Neil

deep_cut.jpg

Mike Crossfield08/04/2016 22:07:39
191 forum posts
17 photos

Well, I think my questions have been pretty comprehensively answered!

Thanks to everyone who responded. I was particularly impressed with Andrew's detailed test results in his linked thread.

Just need to digest it all and do some tests of my own now.

Ajohnw09/04/2016 10:33:44
3631 forum posts
160 photos

I don't have any problems at all running the inserts the OP bought with any reasonable feed from very fine to what they will stand. People can have lathe problems which will mean coarser feeds or deeper cuts what ever type of tool they are using. From my experience tips are much more likely to chip when a lathe has this problem and it's rather noticeable. The answer is to adjust it if possible to obtain a more rigid set up.

In terms of sharpness they are no different to the standard style of tip in the same shape.

The only limitation I have found is depth of cut but I suspect that's partly down to the machine I am using them on. For max removal rates with deep cuts on many materials HSS makes more sense anywa ground to a shape that suites that sort of thing.

The photo I posted of the finish was turned at 500 rpm with a very fine feed for a mini lathe. It was a bit over 25mm dia cut depth circa 1/2mm. I wouldn't be happy with blue swarf on mild steel because I would expect a poorer finish. The first cut I took produced an awful finish. I knew it would because the cross slide was way too loose. The rest was ok including headstock bearings. 1/2mm should have been and was adequate to remove any remaining play. Probably more than needed on this particular lathe but if I had been working to a size it is the sort of cut that I would probably take and it's no good finding out that there were problems after the cut has been taken.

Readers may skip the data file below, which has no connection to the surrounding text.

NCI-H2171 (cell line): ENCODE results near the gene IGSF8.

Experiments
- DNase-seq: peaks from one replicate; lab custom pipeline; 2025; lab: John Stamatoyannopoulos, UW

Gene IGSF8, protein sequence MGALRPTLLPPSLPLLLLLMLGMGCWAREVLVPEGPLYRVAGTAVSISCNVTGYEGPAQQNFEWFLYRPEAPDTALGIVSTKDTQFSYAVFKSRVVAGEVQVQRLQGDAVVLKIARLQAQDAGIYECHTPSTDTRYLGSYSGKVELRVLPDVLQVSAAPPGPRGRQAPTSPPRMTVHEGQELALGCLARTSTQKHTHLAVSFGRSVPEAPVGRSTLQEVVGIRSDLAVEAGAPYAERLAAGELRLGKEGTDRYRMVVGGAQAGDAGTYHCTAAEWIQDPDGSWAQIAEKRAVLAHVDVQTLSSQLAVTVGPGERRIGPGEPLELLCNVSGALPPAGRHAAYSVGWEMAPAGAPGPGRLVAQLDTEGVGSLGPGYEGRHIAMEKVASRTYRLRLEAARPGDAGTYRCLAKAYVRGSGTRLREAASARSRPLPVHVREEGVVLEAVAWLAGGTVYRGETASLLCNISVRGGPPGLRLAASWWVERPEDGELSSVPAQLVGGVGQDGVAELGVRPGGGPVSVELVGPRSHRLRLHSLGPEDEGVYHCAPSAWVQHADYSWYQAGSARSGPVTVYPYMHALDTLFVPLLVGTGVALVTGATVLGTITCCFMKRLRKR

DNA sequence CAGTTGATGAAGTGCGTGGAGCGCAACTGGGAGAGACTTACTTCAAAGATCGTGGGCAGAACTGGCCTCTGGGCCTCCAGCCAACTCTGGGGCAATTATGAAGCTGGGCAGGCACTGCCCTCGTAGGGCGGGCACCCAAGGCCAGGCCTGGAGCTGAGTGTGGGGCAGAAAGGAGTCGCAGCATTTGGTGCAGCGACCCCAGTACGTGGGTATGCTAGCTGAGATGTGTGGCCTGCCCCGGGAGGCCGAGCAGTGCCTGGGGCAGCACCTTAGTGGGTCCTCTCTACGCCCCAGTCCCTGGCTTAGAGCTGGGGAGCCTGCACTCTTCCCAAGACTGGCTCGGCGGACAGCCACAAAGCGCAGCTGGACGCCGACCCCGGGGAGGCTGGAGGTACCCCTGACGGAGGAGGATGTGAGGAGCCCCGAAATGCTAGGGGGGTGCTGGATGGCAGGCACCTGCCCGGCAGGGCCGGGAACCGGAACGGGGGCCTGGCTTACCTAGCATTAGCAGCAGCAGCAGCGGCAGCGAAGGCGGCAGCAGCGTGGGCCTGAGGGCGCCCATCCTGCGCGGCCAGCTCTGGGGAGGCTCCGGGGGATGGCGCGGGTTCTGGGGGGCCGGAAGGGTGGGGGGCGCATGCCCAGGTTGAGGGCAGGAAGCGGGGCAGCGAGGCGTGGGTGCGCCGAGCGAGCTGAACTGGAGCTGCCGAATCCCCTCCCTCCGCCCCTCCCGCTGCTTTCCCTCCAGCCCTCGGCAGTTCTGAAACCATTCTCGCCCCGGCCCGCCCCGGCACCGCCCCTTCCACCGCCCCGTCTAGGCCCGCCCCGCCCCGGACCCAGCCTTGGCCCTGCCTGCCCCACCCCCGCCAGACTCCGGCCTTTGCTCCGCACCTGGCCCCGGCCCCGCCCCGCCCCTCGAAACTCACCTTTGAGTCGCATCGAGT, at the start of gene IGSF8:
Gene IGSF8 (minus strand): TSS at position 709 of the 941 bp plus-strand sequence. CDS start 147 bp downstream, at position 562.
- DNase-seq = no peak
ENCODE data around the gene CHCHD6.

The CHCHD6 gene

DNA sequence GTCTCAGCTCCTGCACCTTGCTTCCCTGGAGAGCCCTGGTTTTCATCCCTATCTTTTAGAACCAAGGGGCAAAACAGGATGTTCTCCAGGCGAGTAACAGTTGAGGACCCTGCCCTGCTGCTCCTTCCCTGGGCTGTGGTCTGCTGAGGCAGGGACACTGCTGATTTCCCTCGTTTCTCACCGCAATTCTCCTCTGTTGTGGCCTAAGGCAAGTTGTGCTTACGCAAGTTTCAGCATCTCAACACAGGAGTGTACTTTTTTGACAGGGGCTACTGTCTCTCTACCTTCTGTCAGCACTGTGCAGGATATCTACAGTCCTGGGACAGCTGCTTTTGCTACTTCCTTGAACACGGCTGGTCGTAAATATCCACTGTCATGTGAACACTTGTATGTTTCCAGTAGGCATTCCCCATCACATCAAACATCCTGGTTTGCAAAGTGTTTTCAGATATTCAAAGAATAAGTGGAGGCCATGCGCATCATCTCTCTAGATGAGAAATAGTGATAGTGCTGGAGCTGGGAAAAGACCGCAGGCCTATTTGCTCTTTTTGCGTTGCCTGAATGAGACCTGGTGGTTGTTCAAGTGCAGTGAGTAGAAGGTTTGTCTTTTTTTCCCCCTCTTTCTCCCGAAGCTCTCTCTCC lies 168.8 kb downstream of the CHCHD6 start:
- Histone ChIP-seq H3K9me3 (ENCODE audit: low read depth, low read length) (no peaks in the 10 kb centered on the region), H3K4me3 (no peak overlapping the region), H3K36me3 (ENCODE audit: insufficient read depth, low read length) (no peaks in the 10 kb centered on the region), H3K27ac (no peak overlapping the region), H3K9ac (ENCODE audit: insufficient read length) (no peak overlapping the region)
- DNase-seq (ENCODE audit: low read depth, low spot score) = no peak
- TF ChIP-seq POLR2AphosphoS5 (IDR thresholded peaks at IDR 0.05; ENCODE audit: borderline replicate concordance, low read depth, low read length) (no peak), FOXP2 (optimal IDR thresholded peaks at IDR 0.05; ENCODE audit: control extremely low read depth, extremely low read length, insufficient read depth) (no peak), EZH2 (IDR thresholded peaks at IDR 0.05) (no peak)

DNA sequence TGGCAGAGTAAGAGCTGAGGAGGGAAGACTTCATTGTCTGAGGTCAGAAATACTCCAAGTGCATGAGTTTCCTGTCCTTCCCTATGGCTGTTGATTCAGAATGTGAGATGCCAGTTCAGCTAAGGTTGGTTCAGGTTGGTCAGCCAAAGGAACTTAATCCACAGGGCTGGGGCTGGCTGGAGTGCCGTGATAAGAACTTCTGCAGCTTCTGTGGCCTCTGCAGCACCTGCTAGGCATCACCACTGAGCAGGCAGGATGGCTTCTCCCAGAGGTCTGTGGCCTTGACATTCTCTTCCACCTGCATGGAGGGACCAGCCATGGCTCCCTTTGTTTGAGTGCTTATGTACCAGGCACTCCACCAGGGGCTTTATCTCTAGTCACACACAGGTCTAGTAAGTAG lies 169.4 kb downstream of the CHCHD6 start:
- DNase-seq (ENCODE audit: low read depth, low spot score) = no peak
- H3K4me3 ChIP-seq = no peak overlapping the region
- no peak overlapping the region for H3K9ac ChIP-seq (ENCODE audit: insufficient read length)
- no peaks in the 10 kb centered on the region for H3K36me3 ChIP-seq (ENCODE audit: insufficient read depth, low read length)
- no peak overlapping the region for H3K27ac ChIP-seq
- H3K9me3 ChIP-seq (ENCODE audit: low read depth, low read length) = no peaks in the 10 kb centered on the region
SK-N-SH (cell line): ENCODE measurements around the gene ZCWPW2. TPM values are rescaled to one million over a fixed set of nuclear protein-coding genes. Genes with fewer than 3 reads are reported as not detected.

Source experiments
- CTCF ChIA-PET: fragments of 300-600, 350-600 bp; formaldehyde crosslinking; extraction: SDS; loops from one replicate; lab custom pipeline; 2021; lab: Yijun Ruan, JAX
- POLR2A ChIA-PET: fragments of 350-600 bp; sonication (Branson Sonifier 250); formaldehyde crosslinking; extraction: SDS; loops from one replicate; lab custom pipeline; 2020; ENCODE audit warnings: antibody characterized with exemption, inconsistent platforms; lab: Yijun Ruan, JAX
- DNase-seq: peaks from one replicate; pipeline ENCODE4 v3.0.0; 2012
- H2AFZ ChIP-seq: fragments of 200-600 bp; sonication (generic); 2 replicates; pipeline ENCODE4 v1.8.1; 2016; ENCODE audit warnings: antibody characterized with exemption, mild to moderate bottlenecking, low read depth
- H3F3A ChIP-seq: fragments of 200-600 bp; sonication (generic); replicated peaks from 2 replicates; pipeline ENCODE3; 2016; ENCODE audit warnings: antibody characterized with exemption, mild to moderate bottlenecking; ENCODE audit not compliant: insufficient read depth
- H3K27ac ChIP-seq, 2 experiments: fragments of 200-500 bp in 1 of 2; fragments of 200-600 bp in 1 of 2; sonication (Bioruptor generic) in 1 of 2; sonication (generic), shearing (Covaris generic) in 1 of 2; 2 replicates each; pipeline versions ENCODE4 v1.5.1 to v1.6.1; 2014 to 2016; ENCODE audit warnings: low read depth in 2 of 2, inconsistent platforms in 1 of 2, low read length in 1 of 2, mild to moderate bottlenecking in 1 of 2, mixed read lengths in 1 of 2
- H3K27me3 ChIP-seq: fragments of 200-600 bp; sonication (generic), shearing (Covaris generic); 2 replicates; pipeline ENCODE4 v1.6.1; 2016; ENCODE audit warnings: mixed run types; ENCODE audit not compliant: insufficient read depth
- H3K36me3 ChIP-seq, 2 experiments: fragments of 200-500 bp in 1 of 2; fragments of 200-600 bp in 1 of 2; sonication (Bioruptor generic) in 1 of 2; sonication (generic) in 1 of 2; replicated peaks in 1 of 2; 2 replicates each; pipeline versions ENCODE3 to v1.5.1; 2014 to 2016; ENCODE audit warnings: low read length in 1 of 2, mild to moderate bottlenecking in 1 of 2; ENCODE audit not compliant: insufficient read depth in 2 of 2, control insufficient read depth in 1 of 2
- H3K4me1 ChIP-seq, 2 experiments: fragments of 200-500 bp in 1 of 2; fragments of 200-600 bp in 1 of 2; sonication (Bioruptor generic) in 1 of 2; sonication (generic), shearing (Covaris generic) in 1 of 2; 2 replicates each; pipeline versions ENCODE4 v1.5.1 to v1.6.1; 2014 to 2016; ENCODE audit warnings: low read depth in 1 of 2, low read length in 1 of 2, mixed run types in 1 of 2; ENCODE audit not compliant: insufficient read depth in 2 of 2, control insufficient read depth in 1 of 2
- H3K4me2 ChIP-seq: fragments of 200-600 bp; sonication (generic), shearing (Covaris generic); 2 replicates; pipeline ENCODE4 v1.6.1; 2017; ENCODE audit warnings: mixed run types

Where the tips should really score is tip life as there is no coating to wear off. It can be rather surprising how quickly this can happen when turning aluminium in particular and once it's gone bang goes the finish.

John

-

Raymond Anderson09/04/2016 11:39:50
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723 forum posts
140 photos

Ajohnw, Hi John, Here is a CCGT tip that has seen a lot of use [only the first of the 2 proper corners ] It has been used mostly on En 1 and 8 and very little Aluminium. As you might be able to see it has lost it coating at the used corner [and did so a bit past] but the tip is still very sharp and still gives an excellent surface finish [please note, I always use flood coolant for steel] So I can't agree on your statement that once a coating wears off the finish goes down. Certainly not all tips are created equal, and that may have a bearing. This particular insert is Arno CCGT 090304 TiCN/ TiALN coated.

Cheers.

Raymond Anderson09/04/2016 11:43:51
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723 forum posts